For the CCS, it is designed assuming the number of users is less than the number of files in the database. It adopts the peak load as the performance metric, targeting at the worst-case scenario of users requesting distinct files. In general, when the user requests have overlapping, some redundancy in the delivery phase exists which increases the load [14]. To address this limitation, a recent new study [14] proposed a Modified Coded Caching Scheme (MCCS). It proposed a new caching strategy to remove the redundancy introduced in the CCS during the delivery phase, reducing both the average and peak load. The cache placement is further shown to be optimal for the MCCS in [15]. However, the related state-of-the-art studies are only possible for specific cache memory sizes [14, 15]. The general optimal caching solution for the MCCS with an arbitrary cache size remains unknown.

In this paper, considering content caching and delivery between a service provider and multiple cached-enabled users, we develop the optimal cache placement solution for the MCCS with an arbitrary cache size. Specifically, we propose an optimization framework to formulate the cache placement problem, aiming to minimize the average load during the delivery phase, regardless of the randomness in the user requests and the cache size. Through reformulation, we show the optimization problem is in fact a linear programming problem. By exploring the properties in the constraints, we solve the problem to obtain the optimal placement solution in closed-form. We verify that the existing optimal cache placement scheme [14, 15] for specific cache sizes is a special case in our solution. To the best of our knowledge, this is the first work to provide the complete optimal cache placement scheme for the MCCS, regardless of the number of users and their cache memory size. Note that our optimization approach can also be used to derive the optimal cache placement solution for the original CCS with arbitrary cache size, for the peak load minimization. The same solution for the CCS has been obtained through optimization in independent work [12]. However, different approach is used there which cannot be applied to solve the cache placement problem for the MCCS.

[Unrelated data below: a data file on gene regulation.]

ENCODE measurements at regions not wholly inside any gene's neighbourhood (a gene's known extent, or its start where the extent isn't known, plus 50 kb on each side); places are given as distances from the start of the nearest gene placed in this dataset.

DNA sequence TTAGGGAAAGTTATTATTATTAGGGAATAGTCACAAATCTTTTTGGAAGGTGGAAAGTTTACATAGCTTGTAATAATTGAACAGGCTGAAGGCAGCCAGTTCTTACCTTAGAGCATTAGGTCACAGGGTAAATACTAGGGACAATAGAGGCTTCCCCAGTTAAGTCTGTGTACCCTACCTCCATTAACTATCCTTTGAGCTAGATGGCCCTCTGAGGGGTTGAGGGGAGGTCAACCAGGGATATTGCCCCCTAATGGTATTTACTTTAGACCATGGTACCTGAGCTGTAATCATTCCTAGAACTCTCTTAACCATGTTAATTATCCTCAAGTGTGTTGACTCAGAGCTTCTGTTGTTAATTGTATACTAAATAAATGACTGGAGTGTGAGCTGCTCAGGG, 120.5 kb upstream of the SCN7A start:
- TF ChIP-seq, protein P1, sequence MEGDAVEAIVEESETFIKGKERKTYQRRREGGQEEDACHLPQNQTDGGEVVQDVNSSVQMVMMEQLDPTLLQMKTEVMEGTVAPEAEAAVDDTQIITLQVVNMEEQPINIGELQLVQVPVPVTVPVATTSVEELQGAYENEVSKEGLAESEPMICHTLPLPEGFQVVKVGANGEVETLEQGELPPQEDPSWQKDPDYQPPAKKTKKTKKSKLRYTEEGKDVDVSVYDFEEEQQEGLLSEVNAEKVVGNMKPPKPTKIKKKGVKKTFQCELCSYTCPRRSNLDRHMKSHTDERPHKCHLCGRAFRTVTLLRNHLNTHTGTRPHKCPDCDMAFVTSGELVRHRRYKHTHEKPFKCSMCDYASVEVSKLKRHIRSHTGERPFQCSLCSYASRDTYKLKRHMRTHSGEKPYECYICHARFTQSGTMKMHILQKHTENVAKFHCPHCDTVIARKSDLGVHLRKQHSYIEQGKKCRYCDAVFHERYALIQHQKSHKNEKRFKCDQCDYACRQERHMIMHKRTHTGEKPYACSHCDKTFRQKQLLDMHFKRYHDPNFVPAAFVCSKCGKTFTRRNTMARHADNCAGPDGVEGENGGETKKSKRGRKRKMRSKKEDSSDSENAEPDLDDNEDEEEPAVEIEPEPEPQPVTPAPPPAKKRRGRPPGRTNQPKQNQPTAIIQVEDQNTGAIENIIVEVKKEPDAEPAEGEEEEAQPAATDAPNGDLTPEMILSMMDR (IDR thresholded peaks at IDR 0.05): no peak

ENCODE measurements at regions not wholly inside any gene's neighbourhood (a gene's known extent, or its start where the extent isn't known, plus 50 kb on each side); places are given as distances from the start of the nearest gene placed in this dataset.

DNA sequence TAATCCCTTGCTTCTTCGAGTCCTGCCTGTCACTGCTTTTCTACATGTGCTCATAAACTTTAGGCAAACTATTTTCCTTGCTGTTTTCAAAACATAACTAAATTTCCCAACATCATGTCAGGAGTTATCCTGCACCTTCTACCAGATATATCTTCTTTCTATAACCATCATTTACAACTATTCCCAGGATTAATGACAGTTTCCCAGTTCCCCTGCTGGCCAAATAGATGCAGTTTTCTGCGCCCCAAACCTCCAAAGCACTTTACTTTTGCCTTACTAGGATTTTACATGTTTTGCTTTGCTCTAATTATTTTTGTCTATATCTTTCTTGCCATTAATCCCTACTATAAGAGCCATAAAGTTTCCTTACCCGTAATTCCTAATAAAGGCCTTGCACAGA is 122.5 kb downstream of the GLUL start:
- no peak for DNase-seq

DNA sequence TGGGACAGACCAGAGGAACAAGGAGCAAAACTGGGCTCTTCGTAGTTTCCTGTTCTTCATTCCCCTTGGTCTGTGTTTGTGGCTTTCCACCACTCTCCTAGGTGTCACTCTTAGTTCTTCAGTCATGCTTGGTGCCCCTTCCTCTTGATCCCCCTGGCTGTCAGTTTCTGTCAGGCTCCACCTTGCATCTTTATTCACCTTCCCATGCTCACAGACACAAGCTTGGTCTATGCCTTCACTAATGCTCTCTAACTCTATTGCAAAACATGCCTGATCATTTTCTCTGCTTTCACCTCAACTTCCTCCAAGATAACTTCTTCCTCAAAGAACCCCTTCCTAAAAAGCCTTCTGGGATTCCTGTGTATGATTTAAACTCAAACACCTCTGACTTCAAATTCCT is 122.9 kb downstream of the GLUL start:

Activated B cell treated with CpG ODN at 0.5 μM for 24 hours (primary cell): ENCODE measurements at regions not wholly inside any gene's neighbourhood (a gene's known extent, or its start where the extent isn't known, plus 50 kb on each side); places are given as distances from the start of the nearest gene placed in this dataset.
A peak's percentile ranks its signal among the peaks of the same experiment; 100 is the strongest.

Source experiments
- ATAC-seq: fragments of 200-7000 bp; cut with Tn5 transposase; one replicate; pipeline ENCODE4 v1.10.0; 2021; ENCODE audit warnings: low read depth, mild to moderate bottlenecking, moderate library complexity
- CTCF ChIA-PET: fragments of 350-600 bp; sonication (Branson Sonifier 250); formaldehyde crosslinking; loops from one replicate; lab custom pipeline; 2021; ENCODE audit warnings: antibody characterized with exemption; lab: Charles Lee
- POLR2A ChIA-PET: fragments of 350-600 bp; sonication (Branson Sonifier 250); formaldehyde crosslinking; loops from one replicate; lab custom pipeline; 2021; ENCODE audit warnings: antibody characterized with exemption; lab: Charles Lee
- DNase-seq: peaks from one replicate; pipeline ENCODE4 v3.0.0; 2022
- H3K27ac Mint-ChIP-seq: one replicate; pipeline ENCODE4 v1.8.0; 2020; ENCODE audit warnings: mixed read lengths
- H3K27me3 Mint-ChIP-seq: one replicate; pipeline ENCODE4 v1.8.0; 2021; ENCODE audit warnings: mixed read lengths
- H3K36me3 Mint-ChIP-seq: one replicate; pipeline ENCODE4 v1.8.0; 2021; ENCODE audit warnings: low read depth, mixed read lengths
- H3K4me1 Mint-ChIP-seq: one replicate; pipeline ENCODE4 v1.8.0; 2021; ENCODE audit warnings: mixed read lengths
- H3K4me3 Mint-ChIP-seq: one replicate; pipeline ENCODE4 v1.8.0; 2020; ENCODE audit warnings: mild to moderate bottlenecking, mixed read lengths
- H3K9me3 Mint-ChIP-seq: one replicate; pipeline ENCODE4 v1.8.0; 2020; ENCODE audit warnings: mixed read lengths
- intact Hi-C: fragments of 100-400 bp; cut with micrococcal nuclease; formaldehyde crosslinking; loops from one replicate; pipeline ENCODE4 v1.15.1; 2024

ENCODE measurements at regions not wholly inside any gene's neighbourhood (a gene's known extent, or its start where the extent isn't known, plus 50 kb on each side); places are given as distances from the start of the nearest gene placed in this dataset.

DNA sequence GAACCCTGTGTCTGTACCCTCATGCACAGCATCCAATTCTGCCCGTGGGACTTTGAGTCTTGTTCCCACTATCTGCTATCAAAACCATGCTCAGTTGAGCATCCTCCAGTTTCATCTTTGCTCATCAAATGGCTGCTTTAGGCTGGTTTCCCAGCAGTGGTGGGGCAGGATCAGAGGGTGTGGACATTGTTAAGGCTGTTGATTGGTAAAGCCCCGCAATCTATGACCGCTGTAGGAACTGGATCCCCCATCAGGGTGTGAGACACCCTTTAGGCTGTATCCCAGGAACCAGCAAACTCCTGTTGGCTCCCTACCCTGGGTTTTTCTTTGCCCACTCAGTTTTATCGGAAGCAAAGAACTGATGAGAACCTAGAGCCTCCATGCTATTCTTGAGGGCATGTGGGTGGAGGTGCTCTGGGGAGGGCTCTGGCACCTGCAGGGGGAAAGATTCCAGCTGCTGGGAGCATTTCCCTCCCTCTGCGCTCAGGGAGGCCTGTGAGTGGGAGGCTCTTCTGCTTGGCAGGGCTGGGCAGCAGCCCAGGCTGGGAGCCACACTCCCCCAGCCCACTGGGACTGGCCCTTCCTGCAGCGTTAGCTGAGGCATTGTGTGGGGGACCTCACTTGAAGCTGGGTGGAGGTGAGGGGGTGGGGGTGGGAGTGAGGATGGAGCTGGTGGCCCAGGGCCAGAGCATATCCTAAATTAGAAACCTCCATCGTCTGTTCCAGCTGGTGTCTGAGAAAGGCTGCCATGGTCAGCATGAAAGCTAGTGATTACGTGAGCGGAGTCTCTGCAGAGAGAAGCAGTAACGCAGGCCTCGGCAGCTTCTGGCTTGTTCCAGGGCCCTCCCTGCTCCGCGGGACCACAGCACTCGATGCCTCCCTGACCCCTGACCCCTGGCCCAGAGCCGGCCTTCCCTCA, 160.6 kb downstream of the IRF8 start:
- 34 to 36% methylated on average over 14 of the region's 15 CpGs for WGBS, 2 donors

Through simulation studies, we analyze the performance of proposed optimal caching scheme as compared with existing schemes, including centralized and decentralized CCS schemes. We show that the optimal cache placement has some interesting characteristics. For the cache size ranging from zero to the total size of all files, the cache placement shows a symmetric pattern. Furthermore, when the number of files and the cache size are fixed, while user population increases, the load increases with an interesting pattern, suggesting a changing caching gain achieved at different cache sizes.

Ii System Model

Consider a cache-aided transmission system with a server connecting to users, each with a local cache, over a shared error-free link. Shown in Fig. 1, examples of the described scenario include mobile edge computing networks where network edge nodes (e.g., base stations) with cache storage are connected through backhaul to a service provider residing in the cloud, or a server in a base station serving its in-cell users with local caches. The server has a database consisting of files, , each of size bits. Denote . We assume uniform popularity distribution of these files, i.e., , for . Denote the set of users by . Each user has a local cache of capacity bits, for , and we denote its cache size (normalized by file size) by .